March 13, 2006
Terminator 3: Rise of the Machines
Directed by: Jonathan Mostow
Written by: John D. Brancato & Michael Ferris (story & screenplay), Tedi Sarafian (story)
Degree of Cyberpunk Visuals: High
Correlation to Cyberpunk Themes: Medium
Key Cast Members:
Overview: What happens if you take the original Terminator idea, morph it with T2, get rid of any semblance of a coherent, cool story, but add a really hot chick in leathers kicking butt to it? Answer: Terminator 3: Rise of the Machines! Director Jonathan Mostow really kicks the FX up a notch, but unfortunately, the story fades into more of a prop than the centerpiece it was in the first two movies. While the key cast members are all fine (terrific in the case of Lokken), they can only work with what they’re given.
The Story: In Terminator 3, 10 years have passed since John and Sarah Conner destroyed Cyberdyne Systems and stopped the Skynet apocalypse. Unfortunately, it seems that the future is not what we make of it (As Desirina reminds us in the T2 comments), instead, fate is now predetermined. Why? Who knows…roll with it, buddy. You’ll get no well thought philosophical time travel notions here. Instead, the Terminator mystique is just that – a façade to get us to the juicy action sequences!
Over the years, John Conner (Nick Stahl) has turned into a drifter – he never really believed that the end of the world was abated, so he has spent his life leaving no clues as to his existence (no phones, bank accounts, and FORGET that damn phonebook!). He wrecks on his motorcycle, and due to his fear of hospital records, decides instead to break into a local veterinarian’s office and take some random medicine in the hopes that it’s a pain reliever (apparently, in the future time of 2003 the west has forgone local clinics that treat illegal aliens without recording their names and addresses). It just so has it that Conner has broken into a vet where Kate Brewster (Claire Danes), a former junior high fling of Conner’s, works.
While this is going on, The TX (Kristanna Loken), or Terminatrix as Conner refers to her, arrives from the future. The new Terminatrix is nanotechnology enabled, and can control all computer networks and most electrically powered machines - in short, she’s a badass. Because Conner has all but disappeared, her mission is to bump off his lieutenants, and if possible, to then locate and terminate Conner. Arnold Schwarzenegger as the obselete CYberdyne Systems 101 model is once again captured in the future and dispatched in an attempt to save John Conner, and his future wife from the nuclear holocaust, and if possible, protect them from the Terminatrix.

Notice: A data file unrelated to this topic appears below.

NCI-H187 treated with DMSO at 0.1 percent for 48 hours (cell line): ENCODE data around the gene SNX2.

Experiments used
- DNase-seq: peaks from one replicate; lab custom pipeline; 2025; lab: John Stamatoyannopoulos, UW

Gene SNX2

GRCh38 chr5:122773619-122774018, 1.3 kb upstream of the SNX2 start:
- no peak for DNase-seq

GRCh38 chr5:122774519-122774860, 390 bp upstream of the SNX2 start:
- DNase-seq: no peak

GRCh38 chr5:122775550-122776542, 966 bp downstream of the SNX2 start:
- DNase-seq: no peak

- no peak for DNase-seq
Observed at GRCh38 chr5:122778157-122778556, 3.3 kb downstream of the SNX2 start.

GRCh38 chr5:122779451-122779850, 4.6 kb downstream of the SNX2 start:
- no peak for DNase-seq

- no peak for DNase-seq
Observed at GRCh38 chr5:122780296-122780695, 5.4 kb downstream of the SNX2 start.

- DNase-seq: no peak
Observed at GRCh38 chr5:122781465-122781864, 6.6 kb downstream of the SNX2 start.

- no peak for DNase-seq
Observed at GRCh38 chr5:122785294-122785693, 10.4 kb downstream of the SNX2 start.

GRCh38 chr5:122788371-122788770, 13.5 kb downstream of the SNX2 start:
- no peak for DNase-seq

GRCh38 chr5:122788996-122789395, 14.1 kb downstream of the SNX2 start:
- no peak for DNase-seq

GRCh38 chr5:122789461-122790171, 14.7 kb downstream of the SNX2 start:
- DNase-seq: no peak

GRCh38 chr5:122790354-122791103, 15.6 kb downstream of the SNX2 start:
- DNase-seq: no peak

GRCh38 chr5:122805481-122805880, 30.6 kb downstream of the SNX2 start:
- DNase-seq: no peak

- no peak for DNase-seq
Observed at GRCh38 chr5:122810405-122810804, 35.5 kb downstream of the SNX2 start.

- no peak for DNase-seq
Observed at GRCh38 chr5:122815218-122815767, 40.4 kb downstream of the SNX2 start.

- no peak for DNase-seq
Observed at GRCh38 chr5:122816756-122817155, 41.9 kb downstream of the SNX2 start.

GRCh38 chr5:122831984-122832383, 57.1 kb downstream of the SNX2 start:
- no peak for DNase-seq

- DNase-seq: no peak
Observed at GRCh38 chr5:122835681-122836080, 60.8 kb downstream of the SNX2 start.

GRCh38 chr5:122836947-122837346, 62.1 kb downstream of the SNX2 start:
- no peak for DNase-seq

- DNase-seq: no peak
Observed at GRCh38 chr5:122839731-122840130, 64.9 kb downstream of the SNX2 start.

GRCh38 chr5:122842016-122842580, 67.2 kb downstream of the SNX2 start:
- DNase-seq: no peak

Philosophical Problems: I understand the desire to “go to the well” once more in the Terminator series, but it seems like they could have been a little more sophisticated in how they went about it. For instance, why, if Skynet is going to keep sending Terminators from the future, doesn’t it send them all back to 1984? Even a little throwaway line, similar to Star Trek’s magical matter-anti-matter converter, telling us that this isn’t possible would have helped this. Also, there’s the problem that Skynet’s grid was smashed in T1 – which was the whole purpose for the last ditched desparate attempt at a retroactive abortion. If the grid has been smashed (which if Skynet is an AI, what does this even mean?), how is it that Skynet can keep on producing newer Terminator models? Clearly, things are going all that badly for Skynet. I almost envision Skynet being in it’s “last throes” as similar to another conflict in today’s time.
More harmful than the problems above is the issue of fate being predetermined. Um, OK, sure, I suppose it could be, but couldn’t they have tried to justify this a bit more? The Original Terminator provided us a wonderfully nuanced time loop; Terminator 2 at least still kept a pretty solid story with the idea that the future is what we make of it. Terminator 3 basically says, “Fuck it. You’ll all screwed anyways, so lets just throw down!” And throw down they do.
The FX: Although the story takes a significant hit in T3, the special effects do indeed rock in an over-the-top sort of fashion. I thought the truck-car race was a bit too over-done, but I LOVED the Terminatrix’s FX. And truly, Kristanna Lokken played her wonderfully. I loved her facial expressions and demeanor. She knew what the part was supposed to deliver (a hot android terminator chick kicking ass) and did it wonderfully. The FX surrounding her from beginning to end are reason enough to watch this movie.
The Bottom Line: While this movie rates highly as a “hot chick kicking butt” flick, it suffers in comparison to its two predecessors as the ending to a trilogy. Terminator 3 certainly was enjoyable, but not in the sophisticated sense that the first or second one was. The sliding scale I see with this series is as follows: Terminator had an awesome story and pretty great visuals for its time; Terminator 2 delivered a very good story, and provided awesome visuals – the type that raise the bar on future movies; The third does away with the cool story but at least still delivers the visuals. In short, Terminator 3: Rise of the Machines is a bubble-gum chewing summer blockbuster, pure and simple. But on that level it works fine. However, based on the downward quality trend, if Abbot & Costello were still alive, I’d say that the next movie should be titled “Abbot and Costello Meet the Terminator.” Regardless, 5-6 stars is a reasonable place for a movie that delivers extremely well on the visuals but falls off on the story. In this case, 6 stars seems appropriate. Watch it for the FX and Kristanna Loken-Arnold battles, not for a continuation of the story.